Interning in the Homeland By Suhani Patel
Author by Suhani Patel
One of the greatest experiences of my life has been an internship with International Volunteer HQ. The organization provides people of any age and affiliation a chance to volunteer and intern in almost any field. Since the organization at heart is a volunteer organization, the main focus of the programs is to provide volunteers and interns a way to benefit the communities in which they are placed.
What drove me to apply for an internship with this organization was the strong desire to travel and work abroad as well as my strong interest in the healthcare field. As a college student studying Microbiology with a strict course schedule, I certainly did not have the time or the money to take a semester off and study abroad. And let’s face it, if you’re going into the medical field, the last thing you are looking for is a “study” abroad. What you really want is to get down to the nitty gritty and get some hands-on experience. So why not start in your homeland?
After being accepted as an intern for International Volunteer HQ’s healthcare program, I was placed in Faridabad – a city outside of proper Delhi, India. During my internship, I lived with a wonderful host family and other interns aspiring to pursue careers in the medical field. I had the privilege of working with amazing people from all over the world: a pharmacy student from Taiwan, an ex-military medical assistant from New York, a pediatric nurse who recently completed an orphanage project in Africa, and my personal favorite – a business analyst who sold all of his possessions from his house and car to his suit jackets, packed his bags, and traveled to Delhi to teach in a slum school.
As I got to know my fellow interns, I was amazed at just how similar our journeys were that led to this trip. Each of us wanted to live an experience that would not only give us a better sense of the world, but also give us that slap-in-the-face culture shock feeling. That is exactly what I got. Because I am Indian, many people assumed that I had a breeze adjusting to my host family and the culture in Faridabad. In reality, India is such a mind-blowing place, for both those of Indian and non-Indian origins. Though poverty surrounds you everywhere you turn, you are also struck by a culture that is so rich in tradition. Every which way you look you will encounter a different community, religion, and dialect.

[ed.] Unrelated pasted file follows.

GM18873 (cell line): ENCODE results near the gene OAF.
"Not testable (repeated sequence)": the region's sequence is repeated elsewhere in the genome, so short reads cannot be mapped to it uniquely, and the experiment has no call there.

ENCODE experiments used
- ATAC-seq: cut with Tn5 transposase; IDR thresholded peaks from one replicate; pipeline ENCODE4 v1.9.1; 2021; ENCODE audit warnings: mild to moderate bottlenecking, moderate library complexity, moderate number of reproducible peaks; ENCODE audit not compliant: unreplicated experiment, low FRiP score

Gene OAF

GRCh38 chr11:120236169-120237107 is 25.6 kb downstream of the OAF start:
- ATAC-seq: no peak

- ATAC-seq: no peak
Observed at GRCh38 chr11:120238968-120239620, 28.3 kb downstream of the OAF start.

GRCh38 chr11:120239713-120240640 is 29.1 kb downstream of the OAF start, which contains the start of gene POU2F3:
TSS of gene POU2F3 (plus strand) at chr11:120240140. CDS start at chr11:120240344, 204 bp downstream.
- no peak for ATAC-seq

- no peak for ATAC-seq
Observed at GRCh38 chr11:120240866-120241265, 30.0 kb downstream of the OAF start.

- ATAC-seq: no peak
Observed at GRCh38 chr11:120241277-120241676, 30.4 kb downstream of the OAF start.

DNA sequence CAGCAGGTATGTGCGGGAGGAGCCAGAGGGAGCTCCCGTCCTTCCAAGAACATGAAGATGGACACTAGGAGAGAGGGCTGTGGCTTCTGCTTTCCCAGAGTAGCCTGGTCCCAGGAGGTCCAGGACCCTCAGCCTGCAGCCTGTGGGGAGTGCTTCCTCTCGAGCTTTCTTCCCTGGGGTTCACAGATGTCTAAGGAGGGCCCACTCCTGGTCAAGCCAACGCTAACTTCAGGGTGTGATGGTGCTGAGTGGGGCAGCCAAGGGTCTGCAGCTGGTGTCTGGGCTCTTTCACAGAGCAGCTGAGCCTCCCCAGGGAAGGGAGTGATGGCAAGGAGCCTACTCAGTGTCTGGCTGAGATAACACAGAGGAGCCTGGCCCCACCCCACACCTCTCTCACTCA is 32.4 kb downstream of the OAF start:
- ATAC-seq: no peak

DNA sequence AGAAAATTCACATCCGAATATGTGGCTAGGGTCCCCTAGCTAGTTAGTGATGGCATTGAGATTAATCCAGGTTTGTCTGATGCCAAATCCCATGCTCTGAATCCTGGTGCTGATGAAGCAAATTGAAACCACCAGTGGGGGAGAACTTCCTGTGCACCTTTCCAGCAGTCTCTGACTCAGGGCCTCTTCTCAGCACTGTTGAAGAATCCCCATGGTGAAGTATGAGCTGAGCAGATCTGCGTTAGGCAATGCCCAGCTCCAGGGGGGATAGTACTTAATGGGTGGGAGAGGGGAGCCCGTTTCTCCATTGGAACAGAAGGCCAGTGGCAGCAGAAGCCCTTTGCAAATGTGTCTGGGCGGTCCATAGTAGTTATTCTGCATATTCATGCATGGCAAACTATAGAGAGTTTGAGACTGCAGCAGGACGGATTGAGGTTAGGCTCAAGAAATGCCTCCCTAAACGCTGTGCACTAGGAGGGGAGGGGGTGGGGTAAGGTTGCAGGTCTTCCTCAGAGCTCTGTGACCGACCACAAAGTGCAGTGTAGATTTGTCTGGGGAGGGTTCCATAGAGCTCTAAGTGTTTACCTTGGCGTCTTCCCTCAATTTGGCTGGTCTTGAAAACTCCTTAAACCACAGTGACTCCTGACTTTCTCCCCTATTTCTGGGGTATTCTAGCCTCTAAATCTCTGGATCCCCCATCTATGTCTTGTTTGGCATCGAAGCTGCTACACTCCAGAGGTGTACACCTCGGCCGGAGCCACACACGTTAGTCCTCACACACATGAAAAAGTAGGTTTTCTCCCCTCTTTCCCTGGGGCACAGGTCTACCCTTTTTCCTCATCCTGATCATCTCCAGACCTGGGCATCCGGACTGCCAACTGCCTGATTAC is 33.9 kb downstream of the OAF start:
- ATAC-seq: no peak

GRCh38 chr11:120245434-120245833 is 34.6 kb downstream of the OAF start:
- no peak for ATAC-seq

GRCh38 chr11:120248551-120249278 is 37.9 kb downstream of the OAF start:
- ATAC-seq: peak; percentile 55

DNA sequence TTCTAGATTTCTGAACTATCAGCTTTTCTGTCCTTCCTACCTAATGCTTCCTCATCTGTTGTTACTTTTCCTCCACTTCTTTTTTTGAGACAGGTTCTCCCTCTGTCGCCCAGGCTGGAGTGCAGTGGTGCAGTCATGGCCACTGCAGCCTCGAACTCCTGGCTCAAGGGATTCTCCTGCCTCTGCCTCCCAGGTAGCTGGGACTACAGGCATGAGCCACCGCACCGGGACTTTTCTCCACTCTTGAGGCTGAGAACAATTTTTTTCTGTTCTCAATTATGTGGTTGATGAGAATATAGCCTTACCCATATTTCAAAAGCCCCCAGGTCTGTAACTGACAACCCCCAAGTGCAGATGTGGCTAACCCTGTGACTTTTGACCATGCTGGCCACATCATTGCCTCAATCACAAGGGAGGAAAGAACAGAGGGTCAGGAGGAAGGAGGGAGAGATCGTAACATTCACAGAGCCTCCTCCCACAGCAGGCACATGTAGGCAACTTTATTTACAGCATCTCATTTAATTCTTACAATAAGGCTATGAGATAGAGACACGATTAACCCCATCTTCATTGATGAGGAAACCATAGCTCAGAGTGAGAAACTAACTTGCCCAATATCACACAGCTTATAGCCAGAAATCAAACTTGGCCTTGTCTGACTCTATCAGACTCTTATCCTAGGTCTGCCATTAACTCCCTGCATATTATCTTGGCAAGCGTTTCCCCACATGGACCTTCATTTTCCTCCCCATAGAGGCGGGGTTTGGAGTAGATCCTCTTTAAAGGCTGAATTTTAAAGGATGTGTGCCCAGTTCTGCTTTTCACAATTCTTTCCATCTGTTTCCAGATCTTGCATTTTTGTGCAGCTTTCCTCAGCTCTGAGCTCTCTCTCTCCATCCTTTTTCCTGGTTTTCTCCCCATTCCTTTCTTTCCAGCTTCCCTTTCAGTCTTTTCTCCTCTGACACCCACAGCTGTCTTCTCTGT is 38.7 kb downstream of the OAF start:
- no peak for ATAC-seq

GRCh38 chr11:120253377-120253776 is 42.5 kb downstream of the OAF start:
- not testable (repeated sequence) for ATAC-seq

My family is from Gujarat, but even for me, traveling and working in Faridabad was no less of a major culture shock. I was not used to the 7 pm safety curfews, unspoken “no shorts rule,” potato dishes with every meal, open-air markets, or the common vibe of living in a joint family. Even with the inconvenience of using a bucket to shower, not being able to flush toilet paper, constantly buying bottled water, and sharing a room with some unexpected cockroach friends, I feel both ecstatic and fortunate to have had this experience. Though I was born and raised in America, I still like to think of India as my home. It’s where my parents were born. It’s where they grew up. And it’s where they inherited their values. The cultures in India and America may indeed be different, but they are both mine to embrace. Through this internship, I took the abilities and experiences I gained in America and applied them to my work in India, and with that I’ve brought back with me countless memories.
So whether my hands were stained red from eating chutney, getting henna tattoos, or being smeared with blood while helping a doctor through a Caesarian-section, I truly experienced a full Indian immersion. No, it wasn’t a neatly packaged internship and at times I wanted to pull my hair out. But when old ladies walked by me as I went about my work at the hospital and put their hand on my head, murmured what sounded like words of gratefulness and then walked away, I couldn’t help but get that warm fuzzy feeling and think that I just might be doing something right.
About the Author
Suhani Patel, a senior at the University of Georgia (UGA) in Athens, is majoring in Microbiology and minoring in Spanish. A healthcare enthusiast, Suhani enjoys writing for the UGA PreMed Magazine. An avid reader, Suhani will read anything from biographies to Web MD articles to the Harry Potter series.